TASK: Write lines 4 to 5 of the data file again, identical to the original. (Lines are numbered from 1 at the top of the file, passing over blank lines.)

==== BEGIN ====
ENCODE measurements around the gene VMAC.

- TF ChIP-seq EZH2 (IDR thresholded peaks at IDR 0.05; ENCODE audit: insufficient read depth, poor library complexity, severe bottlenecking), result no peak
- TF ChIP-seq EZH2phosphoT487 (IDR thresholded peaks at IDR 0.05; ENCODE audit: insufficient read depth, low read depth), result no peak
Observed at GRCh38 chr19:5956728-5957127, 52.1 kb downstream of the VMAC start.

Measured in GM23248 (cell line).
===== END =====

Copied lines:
Observed at GRCh38 chr19:5956728-5957127, 52.1 kb downstream of the VMAC start.

Measured in GM23248 (cell line).